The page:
This may seem to be about a basic barrier on the side of a path but this fight is to ensure our children and all vulnerable road users have safe roads or paths to ride on.
The Martin Goodman Trail is one of the many multi-use trails within Toronto that offers all people the ability to enjoy bicycling without having to share the road with cars. To ensure the trails are safe, the City instituted a Steering Committee and Technical Advisory Committee to put together a comprehensive set of trail guidelines. The Toronto Multi-Use Trail Design Guidelines are consistent with City, Provincial, North American and International best practices.
One of the guidelines pertains to the area where young Xavier was killed.
Guideline 6.4.1 “Trails Adjacent High Volume or High-Speed Arterial Roadways” addresses precisely what should have been done in the area where this unfortunate and tragic event took place. In fact, the photo used within the Guideline is that of the Martin Goodman Trail next to Lakeshore Road. Any road where the speed is 60 km or more or has four or more lanes is caught by this section. Lakeshore is not only a 60 km zone, it is six lanes and a major commuting artery into the City.
Unlike having the grass separation used in the Guideline photo above, the portion where Xavier was killed had a very small distance, approximately one-meter, between the path and the cars.
Part of the problem is that the grass or corridor separation is not attainable due the legion hall that lies next to the Trail. Therefore the Guideline states specifically, “Where an appropriate distance cannot be achieved, guide rails and a physical separation such as a fence or landscaping are recommended.” In this case, none of these exist in this portion of the Trail. The intent is obvious. Keep car drivers from entering the trail [rail] and keep cyclists from entering the road. Any safety design must be taken into account the frailties of the human condition including health related issues, inattention, or simple mistakes.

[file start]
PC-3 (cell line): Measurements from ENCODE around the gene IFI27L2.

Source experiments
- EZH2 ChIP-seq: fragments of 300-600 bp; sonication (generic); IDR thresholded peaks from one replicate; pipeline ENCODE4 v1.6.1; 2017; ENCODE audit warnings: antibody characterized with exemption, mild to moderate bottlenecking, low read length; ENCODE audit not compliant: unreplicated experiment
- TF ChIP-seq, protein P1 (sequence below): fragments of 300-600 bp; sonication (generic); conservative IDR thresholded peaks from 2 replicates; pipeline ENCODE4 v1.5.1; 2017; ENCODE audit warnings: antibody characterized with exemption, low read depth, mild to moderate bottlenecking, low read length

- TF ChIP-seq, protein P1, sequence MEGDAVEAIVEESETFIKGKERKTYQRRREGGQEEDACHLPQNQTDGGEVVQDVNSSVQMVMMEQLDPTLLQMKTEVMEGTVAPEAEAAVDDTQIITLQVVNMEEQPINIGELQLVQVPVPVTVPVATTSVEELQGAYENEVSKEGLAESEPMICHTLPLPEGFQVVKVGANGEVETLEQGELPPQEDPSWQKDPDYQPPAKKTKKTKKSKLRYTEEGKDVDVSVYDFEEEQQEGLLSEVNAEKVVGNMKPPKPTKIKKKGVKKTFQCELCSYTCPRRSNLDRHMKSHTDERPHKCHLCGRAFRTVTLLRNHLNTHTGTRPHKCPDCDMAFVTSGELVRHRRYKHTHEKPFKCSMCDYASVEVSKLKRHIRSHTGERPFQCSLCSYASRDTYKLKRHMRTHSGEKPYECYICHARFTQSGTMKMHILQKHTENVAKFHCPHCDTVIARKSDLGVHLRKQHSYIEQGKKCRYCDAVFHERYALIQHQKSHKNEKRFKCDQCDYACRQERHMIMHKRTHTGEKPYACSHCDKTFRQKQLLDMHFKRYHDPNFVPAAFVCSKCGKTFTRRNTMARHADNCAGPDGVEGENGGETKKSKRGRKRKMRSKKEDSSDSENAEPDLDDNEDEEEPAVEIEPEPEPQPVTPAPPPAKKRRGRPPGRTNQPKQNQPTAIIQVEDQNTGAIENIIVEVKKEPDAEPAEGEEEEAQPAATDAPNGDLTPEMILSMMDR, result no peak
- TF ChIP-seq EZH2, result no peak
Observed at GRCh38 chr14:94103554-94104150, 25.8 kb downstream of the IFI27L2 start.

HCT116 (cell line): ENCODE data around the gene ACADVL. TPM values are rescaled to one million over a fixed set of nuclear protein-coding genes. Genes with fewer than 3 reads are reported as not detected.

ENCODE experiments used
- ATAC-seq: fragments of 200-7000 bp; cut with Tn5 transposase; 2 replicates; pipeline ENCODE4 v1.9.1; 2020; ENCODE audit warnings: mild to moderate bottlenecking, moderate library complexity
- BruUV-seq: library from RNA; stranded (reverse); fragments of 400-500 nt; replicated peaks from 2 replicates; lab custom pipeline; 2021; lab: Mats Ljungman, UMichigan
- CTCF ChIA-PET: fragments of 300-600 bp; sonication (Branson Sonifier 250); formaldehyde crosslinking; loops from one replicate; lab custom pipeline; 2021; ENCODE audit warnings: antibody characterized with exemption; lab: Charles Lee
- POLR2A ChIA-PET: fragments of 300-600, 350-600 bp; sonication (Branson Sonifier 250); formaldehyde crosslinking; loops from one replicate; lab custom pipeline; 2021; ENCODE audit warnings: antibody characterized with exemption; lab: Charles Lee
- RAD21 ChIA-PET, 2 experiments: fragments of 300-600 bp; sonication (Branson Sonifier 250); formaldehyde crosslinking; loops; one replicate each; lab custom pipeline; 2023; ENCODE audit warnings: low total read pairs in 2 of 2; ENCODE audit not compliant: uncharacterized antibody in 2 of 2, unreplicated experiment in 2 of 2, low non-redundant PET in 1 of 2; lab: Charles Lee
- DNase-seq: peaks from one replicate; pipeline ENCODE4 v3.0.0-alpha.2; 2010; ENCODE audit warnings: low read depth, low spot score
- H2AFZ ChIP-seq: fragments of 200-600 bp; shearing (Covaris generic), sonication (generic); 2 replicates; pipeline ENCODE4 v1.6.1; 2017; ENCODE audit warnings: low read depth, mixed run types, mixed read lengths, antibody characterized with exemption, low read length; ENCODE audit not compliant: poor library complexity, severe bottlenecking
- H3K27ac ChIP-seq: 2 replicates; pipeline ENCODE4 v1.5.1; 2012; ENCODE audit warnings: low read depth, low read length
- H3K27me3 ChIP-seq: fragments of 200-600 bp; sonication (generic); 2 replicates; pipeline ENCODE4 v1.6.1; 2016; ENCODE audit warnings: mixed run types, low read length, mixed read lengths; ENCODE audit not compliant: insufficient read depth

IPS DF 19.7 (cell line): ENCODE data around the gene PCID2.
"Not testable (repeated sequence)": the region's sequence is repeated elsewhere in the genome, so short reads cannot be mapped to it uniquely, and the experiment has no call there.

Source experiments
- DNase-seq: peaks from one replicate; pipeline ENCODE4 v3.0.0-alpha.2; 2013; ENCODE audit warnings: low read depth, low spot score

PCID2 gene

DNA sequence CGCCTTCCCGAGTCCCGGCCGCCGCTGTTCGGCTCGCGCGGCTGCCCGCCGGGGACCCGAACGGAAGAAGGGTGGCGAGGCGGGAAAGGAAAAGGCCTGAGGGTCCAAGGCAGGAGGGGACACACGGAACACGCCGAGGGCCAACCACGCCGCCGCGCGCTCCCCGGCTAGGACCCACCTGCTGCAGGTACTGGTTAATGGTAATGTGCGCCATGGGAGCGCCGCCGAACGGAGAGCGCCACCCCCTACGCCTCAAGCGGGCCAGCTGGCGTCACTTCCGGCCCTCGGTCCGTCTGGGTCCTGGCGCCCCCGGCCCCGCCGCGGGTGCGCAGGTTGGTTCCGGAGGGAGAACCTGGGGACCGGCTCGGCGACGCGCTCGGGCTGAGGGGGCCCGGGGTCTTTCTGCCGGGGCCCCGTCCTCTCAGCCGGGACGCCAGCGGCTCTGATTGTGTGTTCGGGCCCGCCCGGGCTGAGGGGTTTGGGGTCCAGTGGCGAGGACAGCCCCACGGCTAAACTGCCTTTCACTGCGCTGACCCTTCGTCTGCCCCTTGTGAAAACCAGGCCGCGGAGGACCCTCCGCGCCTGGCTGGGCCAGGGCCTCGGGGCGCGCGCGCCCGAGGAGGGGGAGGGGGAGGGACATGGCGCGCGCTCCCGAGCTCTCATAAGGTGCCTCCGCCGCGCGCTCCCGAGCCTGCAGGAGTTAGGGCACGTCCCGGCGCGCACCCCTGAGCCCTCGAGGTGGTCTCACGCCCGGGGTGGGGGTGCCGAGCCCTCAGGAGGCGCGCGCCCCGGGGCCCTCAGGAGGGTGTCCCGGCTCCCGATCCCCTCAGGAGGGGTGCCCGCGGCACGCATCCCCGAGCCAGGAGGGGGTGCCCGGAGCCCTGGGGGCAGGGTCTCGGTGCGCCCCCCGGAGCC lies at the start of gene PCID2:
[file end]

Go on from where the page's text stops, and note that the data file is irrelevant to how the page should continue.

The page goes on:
There has also been some recent discussion that the Martin Goodman Trail is not a place for children. The Trail Guidelines themselves state at 1.2, “All people are welcome on Toronto’s Multi-Use Trails regardless of ability.” Later in section 3 it states, “Providing trails that are inviting and safe for all users of all ages, skills and comfort levels should be the priority for designers.”
We fight this fight to ensure our children, and all vulnerable road users have safe roads or paths to ride on. “Providing trails that are inviting and safe for all users of all ages, skills and comfort levels should be the priority for designers.” Now, we must backup these priorities with a budget that ranks human lives over everything else. The time for action is now.
Credit: Featured photo – Bike Law Canada, 2nd photo – Toronto Multi-Use Trail Design Guidelines
Patrick, of Bike Law Canada, is one of the founding members of the Toronto Bike Union (now CycleToronto), and is a former director. He is a proud contributor to Advocacy Respect for Cyclists [ARC] who have defended cyclist rights since 1996. He and his firm, McLeish Orlando LLP hold the annual Helmets on Kids Campaign in Toronto and sponsor CycleToronto’s annual “Get Lit” program and the City’s Bike Month. In 2013, the firm was awarded the Bicycle Friendly Business Award by the City for promoting cycling in and outside the office.